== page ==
The SIPTU trade union is calling for frontline health workers who were diagnosed with COVID-19 to be compensated for loss of earnings.
On The Pat Kenny Show this morning, SIPTU health division organiser Paul Bell noted that over 30% of the country’s confirmed cases of the virus are associated with healthcare workers.
Meanwhile seven healthcare workers are known to have died after being diagnosed.
He said public service workers are offered payment for days they are out sick; however, he said healthcare workers are losing out on the premium payments they get for working unsocial hours.
He also called for them to be offered assistance with future medical costs – including counselling services for workers who develop post-traumatic stress disorder.
“We are going to have to address the health and well-being of frontline workers, whether they worked in the public service, or the private sector; whether they had a permanent contract or a precarious contract,” he said.
“That means that workers will have to be allowed to have medical care with their GPs, they will also need some type of access to psychological care because we believe […] that a lot of workers, and especially very young people, have been exposed to situations they were never trained for and never expected to confront,” he said.
“They must be supported by the State. We can’t walk away from those people.”
He also warned that many people who answered the HSE ‘On Call for Ireland’ initiative were hired by agency services that do not offer the same protections as the health service.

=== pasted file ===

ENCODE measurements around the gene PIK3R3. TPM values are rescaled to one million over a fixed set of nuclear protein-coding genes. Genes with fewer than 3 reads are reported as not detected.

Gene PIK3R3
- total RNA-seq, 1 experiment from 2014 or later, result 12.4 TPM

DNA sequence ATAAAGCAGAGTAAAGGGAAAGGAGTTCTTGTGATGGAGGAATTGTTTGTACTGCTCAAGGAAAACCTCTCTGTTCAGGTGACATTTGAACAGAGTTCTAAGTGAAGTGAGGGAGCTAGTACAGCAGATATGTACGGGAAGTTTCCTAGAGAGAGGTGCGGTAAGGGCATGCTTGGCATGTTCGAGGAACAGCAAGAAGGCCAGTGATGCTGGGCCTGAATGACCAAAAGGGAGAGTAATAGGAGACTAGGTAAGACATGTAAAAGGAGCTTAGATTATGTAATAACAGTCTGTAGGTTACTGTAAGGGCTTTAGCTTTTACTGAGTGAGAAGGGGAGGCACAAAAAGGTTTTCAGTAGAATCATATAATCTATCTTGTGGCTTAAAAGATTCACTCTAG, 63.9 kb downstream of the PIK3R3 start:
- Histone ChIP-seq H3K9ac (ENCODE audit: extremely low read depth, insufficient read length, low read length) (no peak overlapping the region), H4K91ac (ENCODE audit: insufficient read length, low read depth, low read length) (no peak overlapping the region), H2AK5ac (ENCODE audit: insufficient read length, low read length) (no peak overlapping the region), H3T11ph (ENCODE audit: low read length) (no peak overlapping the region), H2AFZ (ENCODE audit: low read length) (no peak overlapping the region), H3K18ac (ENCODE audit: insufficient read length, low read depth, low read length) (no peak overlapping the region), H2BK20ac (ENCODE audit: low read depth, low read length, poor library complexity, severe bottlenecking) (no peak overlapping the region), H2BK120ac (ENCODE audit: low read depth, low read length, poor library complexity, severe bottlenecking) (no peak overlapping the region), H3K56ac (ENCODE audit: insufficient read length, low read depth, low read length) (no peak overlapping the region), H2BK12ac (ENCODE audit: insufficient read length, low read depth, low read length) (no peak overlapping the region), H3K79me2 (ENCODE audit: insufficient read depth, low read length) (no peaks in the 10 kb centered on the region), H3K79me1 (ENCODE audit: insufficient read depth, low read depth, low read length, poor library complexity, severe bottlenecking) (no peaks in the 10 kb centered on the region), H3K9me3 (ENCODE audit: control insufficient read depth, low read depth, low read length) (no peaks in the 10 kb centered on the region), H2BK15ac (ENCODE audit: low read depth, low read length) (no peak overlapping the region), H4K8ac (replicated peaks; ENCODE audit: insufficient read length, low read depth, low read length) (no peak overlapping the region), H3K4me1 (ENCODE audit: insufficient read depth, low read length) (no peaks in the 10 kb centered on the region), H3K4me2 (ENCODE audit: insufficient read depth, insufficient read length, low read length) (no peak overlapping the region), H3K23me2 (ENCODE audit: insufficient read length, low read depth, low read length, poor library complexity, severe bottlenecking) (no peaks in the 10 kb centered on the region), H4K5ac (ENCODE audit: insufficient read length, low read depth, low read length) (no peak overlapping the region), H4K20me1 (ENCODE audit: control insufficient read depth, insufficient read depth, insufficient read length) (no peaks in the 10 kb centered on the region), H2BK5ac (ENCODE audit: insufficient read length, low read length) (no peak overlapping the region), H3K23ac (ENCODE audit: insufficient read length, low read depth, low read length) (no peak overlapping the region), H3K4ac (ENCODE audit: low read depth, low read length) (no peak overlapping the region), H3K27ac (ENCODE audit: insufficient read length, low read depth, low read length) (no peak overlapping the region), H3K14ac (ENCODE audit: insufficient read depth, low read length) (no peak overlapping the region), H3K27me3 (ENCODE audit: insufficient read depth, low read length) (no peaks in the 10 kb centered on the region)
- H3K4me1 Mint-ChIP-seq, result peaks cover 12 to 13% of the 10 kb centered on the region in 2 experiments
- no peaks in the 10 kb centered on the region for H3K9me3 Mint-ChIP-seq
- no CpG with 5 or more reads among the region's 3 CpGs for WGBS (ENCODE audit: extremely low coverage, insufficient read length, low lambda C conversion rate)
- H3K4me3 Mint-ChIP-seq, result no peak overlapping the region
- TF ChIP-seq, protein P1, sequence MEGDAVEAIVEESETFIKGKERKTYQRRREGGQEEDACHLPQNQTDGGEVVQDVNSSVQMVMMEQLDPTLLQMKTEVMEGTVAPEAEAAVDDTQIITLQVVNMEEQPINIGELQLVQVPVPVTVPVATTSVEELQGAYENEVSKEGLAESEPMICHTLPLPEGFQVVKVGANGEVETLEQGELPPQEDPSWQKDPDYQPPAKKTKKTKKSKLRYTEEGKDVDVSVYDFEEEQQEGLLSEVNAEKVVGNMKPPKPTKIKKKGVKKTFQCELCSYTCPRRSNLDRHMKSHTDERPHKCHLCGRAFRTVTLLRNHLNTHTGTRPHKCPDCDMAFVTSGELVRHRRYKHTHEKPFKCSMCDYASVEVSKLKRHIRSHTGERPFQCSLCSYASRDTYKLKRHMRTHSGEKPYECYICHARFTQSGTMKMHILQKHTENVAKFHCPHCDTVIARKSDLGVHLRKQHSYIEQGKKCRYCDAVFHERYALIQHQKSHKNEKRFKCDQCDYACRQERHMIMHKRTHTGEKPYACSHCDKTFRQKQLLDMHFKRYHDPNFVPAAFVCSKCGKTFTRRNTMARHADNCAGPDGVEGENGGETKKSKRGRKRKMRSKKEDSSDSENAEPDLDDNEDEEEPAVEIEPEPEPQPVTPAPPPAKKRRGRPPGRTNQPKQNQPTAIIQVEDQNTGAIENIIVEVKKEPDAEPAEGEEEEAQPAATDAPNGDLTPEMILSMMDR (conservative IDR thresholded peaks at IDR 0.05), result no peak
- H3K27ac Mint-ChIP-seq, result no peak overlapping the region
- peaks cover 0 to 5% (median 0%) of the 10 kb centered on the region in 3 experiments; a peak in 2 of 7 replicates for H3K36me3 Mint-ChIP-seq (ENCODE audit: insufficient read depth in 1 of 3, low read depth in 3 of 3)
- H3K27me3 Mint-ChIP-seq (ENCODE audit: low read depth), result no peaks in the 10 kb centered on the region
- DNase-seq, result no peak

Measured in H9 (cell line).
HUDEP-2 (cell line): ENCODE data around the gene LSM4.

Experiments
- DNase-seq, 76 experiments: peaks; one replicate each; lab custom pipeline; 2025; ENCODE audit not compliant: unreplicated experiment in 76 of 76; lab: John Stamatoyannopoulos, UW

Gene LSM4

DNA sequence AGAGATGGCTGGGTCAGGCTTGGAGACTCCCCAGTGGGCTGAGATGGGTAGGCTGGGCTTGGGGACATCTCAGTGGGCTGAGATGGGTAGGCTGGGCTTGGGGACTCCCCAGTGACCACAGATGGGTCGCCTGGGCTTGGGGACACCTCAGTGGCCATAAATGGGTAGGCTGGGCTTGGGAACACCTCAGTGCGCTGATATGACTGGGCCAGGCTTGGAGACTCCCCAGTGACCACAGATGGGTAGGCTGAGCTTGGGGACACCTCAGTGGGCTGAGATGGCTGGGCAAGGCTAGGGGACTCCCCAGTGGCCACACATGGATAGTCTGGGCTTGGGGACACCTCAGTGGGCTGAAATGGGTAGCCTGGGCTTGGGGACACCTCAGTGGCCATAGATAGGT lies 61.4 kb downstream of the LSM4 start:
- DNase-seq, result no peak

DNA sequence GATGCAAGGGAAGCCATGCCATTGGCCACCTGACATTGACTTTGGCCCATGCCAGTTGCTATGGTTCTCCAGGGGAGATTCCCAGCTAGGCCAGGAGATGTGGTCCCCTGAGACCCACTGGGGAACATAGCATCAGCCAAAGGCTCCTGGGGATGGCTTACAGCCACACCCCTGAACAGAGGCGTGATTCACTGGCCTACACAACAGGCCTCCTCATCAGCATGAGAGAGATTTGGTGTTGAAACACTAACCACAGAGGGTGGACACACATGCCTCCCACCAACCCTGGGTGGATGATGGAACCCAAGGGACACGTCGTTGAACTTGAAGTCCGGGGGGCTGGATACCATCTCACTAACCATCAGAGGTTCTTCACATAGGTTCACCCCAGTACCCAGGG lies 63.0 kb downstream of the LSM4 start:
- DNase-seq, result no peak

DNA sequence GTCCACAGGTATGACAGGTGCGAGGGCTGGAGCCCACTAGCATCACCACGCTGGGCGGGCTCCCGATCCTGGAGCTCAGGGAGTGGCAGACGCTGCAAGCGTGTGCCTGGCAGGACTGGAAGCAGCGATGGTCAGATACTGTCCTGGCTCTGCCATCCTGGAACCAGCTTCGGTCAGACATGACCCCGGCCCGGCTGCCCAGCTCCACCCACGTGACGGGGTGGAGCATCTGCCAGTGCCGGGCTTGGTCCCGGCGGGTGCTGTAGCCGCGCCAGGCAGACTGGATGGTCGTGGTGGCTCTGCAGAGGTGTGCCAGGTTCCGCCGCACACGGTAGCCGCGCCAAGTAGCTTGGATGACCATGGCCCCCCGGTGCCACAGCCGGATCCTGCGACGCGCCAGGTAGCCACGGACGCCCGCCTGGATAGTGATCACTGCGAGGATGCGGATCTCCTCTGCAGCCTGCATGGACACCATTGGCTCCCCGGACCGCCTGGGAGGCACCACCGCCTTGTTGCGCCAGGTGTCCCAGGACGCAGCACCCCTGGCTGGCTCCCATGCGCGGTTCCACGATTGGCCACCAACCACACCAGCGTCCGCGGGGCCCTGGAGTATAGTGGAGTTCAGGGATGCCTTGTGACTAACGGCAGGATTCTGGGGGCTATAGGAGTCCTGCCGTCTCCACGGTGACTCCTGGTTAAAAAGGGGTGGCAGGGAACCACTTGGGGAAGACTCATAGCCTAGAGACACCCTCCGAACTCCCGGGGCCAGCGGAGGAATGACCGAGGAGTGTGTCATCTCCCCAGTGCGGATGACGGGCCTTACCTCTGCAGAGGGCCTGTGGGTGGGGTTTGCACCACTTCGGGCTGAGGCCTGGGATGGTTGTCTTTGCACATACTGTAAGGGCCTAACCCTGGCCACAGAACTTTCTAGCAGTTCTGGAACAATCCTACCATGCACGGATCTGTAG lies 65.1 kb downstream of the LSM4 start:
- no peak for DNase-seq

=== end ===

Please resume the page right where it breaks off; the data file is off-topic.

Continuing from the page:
“We found actually that a lot of these workers have ended up working in residential settings – in private nursing homes or in the community, but working for agencies,” he said.
“When we asked the HSE to tell us what kind of protection these people were getting in relation to their own families, if they became a fatality or if they fell ill, the answer was that these workers are not related to the HSE. ‘They have no contract with us so we are not responsible for what happens there. They are contracted to an agency.’
“We found that to be a very cold response and very concerning in the sense that the country wanted the best people to come back to work. Some returned from abroad and some returned from retirement, so we believe this needs to be investigated further.”
He said the HSE did a “very limited” amount of recruiting for the call-out and allowed agency services to take over much of the process.
“If I am answering Ireland’s call in a national emergency, my assumption would be I am going to work for the country, I am going to work for the State,” he said.
“I am not going to work for an agency and I am not going to be disregarded if something happens to me with illness.”
SIPTU is calling on the HSE to publish a full and transparent breakdown of the health settings where workers have tested positive for the virus.
Mr Bell said the information would identify COVID-19 hotspots and allow officials to investigate whether workers were exposed due to PPE shortages or poor enforcement of HSE protocols.
He said unions could also use the information to investigate how workers in private settings have been treated by their employers.